Vera Institute of Justice on the Anniversary of the “Care First, Jails Last” Alternatives to Incarceration Report

Two years ago, the Los Angeles County Board of Supervisors (Board) committed to implement foundational recommendations from the county’s Alternatives to Incarceration (ATI) Workgroup report. At that time, the Board recognized that “we cannot incarcerate our way to safer communities” and committed to expanding community-based services that help prevent incarceration and stabilize people being released from jail.

Two years after that promise, Michelle Parris, program director, Vera California, issued the following statement:

“Although Los Angeles County has made some strides in the past two years to reduce incarceration, more must be done. We commend the Board’s “care first” approach that, if implemented, would make Los Angeles County a model for safe and sustainable decarceration and help correct decades of systemic racism that disproportionately affects Black and Latinx people. However, the county must turn its words into action by decisively shifting budget priorities and expanding supportive pathways out of the jail system.

The Board recently voted to create a pretrial services entity that would provide a bridge to community-based care. This has the potential to significantly, safely, and equitably reduce pretrial detention in LA County, but it must be fully funded within the next six months to have a meaningful impact. Furthermore, steps must be taken to address the nearly 6,000 people with mental health needs who are currently being held in Los Angeles County jails. Jails are often the largest mental health institutions in the United States. We must change this by immediately allocating funding for 4,000 new treatment beds in the community and scaling up programs that support releases from jail into treatment programs.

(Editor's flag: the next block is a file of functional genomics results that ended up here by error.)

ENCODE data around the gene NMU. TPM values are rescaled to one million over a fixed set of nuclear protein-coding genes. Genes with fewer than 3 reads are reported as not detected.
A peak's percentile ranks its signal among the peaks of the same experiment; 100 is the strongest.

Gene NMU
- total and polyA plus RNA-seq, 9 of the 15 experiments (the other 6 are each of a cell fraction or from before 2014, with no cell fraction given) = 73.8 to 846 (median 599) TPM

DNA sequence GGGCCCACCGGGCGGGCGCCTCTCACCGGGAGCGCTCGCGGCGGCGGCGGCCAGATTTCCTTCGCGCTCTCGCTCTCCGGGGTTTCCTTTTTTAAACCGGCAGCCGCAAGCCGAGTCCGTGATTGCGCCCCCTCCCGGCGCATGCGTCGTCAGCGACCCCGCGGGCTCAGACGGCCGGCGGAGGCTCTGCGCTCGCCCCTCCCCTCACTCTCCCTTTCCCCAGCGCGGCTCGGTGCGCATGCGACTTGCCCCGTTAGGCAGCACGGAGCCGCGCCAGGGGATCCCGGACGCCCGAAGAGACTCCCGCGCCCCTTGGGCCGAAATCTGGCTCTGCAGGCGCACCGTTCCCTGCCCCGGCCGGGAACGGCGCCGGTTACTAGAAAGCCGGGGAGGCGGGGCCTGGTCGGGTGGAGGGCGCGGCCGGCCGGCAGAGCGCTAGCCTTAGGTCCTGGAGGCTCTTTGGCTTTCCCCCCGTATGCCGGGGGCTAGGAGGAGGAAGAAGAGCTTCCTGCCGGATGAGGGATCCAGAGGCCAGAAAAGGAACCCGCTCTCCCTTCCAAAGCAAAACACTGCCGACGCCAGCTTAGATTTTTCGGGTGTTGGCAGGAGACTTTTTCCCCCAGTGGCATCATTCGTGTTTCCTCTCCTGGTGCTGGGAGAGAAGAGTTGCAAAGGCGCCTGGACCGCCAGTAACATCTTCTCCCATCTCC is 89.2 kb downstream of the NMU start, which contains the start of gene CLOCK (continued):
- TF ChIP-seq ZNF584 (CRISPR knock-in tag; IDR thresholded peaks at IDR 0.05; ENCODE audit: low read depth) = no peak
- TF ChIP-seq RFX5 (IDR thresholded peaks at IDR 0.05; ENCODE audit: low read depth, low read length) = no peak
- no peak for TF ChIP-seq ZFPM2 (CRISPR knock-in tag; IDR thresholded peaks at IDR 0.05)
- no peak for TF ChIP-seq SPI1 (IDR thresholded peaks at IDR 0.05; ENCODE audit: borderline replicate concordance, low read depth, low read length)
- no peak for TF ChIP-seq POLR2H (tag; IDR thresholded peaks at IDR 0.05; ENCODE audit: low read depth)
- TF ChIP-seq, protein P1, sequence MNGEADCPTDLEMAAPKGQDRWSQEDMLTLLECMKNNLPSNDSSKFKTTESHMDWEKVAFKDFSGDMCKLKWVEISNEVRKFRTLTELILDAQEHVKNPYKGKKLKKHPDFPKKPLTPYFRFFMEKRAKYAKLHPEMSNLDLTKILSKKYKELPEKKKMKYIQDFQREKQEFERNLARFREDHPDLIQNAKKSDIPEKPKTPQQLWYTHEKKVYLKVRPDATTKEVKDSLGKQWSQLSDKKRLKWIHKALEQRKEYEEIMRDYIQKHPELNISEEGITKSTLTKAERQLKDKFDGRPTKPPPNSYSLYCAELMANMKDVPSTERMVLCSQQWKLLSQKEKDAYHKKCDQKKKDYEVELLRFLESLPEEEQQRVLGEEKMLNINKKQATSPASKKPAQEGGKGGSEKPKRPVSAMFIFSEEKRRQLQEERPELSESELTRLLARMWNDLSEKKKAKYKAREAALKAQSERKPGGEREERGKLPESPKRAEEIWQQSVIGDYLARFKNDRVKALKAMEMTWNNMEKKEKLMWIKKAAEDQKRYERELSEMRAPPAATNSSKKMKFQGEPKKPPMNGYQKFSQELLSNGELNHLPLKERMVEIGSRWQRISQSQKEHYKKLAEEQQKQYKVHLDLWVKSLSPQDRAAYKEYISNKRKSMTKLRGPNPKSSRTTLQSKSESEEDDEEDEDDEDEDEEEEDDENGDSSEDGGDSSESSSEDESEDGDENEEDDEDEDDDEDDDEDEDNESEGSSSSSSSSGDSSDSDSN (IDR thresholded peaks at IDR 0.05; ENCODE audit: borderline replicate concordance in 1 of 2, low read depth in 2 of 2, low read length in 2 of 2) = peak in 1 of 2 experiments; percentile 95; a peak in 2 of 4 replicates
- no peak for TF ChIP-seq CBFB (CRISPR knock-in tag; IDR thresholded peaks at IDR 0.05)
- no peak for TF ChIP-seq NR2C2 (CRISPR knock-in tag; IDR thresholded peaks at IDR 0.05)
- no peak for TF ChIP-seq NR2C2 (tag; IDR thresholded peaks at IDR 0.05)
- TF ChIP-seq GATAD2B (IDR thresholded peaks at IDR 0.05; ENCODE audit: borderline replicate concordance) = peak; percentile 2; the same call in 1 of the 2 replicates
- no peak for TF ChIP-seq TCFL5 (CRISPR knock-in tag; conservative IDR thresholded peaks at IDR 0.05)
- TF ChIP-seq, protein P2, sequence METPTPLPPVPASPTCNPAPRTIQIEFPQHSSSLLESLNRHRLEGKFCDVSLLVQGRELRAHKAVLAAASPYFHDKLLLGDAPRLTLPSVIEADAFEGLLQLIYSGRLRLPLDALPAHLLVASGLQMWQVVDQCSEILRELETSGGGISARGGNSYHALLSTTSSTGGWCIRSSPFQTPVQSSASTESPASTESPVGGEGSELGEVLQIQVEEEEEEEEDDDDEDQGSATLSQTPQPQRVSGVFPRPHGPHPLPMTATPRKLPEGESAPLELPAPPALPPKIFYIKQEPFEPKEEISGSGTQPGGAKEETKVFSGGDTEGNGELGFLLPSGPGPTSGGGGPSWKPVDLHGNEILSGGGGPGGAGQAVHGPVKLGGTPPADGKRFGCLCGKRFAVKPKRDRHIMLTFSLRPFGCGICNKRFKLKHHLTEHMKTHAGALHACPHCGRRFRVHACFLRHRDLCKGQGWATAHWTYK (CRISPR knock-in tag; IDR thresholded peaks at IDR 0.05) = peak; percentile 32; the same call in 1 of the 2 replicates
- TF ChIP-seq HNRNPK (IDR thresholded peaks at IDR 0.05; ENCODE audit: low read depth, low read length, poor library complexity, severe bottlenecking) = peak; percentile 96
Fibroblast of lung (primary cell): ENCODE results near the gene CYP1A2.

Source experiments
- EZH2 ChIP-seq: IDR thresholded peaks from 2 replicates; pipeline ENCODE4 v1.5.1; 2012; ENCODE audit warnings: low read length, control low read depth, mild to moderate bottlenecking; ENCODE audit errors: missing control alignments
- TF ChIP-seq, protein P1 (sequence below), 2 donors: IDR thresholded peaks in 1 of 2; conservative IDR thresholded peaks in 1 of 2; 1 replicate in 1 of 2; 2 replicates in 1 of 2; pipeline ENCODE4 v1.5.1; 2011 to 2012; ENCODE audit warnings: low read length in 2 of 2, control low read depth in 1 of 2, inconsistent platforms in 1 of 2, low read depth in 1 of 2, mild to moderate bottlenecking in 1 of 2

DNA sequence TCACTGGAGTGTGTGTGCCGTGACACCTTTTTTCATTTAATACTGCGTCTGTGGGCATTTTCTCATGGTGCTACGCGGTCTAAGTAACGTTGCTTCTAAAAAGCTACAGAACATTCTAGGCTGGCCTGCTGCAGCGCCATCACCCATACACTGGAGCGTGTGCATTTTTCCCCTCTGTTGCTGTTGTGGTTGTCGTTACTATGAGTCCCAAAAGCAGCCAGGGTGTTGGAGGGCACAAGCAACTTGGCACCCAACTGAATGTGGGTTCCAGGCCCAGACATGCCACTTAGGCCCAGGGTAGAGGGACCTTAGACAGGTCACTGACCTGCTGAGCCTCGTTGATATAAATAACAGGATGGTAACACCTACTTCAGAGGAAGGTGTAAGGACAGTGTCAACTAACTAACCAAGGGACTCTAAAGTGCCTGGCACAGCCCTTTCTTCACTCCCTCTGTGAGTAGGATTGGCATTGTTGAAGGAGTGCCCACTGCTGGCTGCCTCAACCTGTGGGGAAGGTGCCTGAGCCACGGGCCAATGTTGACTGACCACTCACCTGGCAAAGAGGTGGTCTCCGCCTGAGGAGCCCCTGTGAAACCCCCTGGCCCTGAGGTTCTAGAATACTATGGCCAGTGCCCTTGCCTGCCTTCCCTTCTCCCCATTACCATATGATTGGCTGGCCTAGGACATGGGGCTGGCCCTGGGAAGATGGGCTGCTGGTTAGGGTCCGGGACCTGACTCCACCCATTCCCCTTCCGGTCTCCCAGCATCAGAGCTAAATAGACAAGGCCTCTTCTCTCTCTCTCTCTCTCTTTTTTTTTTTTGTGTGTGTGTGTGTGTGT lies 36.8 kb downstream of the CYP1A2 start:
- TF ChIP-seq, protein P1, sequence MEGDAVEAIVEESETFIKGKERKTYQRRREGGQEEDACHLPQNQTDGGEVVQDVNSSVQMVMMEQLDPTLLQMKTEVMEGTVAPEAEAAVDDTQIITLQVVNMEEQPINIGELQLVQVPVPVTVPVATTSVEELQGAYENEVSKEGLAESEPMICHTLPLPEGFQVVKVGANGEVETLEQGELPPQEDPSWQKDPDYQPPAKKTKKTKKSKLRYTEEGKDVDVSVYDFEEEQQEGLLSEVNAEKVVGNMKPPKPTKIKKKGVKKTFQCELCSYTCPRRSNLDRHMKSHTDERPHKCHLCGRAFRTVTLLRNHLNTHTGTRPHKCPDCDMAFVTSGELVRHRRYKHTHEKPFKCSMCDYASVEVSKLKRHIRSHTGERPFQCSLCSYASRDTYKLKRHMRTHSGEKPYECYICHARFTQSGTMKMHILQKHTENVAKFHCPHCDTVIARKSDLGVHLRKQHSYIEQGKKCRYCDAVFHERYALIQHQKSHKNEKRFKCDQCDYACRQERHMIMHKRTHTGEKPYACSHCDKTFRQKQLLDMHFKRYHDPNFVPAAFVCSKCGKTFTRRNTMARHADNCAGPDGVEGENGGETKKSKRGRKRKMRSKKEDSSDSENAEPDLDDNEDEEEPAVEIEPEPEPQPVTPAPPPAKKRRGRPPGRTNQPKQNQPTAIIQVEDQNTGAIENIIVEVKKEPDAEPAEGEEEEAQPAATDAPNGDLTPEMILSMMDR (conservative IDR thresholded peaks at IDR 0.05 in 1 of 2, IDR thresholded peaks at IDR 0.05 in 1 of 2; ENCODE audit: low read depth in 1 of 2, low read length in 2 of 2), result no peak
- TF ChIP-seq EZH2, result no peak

We call on Los Angeles County to fully implement these vital recommendations on alternatives to incarceration with clear benchmarks and transparency in its progress toward these goals. Doing so will reshape judicial decision-making, drive down racial disparities, and help reduce the jail population long term."

About the Vera Institute of Justice
The Vera Institute of Justice is powered by hundreds of advocates, researchers, and activists working to transform the criminal legal and immigration systems until they’re fair for all. Founded in 1961 to advocate for alternatives to money bail in New York City, Vera is now a national organization that partners with impacted communities and government leaders for change. We develop just, antiracist solutions so that money doesn’t determine freedom; fewer people are in jails, prisons, and immigration detention; and everyone is treated with dignity. Vera’s headquarters is in Brooklyn, New York, with offices in Washington, DC, New Orleans, and Los Angeles. For more information, visit

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